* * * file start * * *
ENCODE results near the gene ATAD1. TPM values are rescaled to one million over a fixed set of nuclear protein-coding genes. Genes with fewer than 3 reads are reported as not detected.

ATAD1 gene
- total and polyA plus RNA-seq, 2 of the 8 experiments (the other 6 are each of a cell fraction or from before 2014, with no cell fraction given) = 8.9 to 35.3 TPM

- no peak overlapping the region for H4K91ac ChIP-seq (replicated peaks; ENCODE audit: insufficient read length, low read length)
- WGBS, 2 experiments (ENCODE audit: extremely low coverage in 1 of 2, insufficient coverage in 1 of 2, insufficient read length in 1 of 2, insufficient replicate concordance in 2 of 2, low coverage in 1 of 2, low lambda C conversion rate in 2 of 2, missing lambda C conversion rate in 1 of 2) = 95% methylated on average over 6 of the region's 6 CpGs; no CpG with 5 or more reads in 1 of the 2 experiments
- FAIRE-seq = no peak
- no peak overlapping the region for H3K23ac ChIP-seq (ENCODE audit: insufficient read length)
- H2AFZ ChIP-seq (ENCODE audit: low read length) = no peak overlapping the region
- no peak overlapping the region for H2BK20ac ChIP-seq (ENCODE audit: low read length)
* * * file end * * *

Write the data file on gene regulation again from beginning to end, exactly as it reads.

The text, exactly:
ENCODE results near the gene ATAD1. TPM values are rescaled to one million over a fixed set of nuclear protein-coding genes. Genes with fewer than 3 reads are reported as not detected.

ATAD1 gene
- total and polyA plus RNA-seq, 2 of the 8 experiments (the other 6 are each of a cell fraction or from before 2014, with no cell fraction given) = 8.9 to 35.3 TPM

- no peak overlapping the region for H4K91ac ChIP-seq (replicated peaks; ENCODE audit: insufficient read length, low read length)
- WGBS, 2 experiments (ENCODE audit: extremely low coverage in 1 of 2, insufficient coverage in 1 of 2, insufficient read length in 1 of 2, insufficient replicate concordance in 2 of 2, low coverage in 1 of 2, low lambda C conversion rate in 2 of 2, missing lambda C conversion rate in 1 of 2) = 95% methylated on average over 6 of the region's 6 CpGs; no CpG with 5 or more reads in 1 of the 2 experiments
- FAIRE-seq = no peak
- no peak overlapping the region for H3K23ac ChIP-seq (ENCODE audit: insufficient read length)
- H2AFZ ChIP-seq (ENCODE audit: low read length) = no peak overlapping the region
- no peak overlapping the region for H2BK20ac ChIP-seq (ENCODE audit: low read length)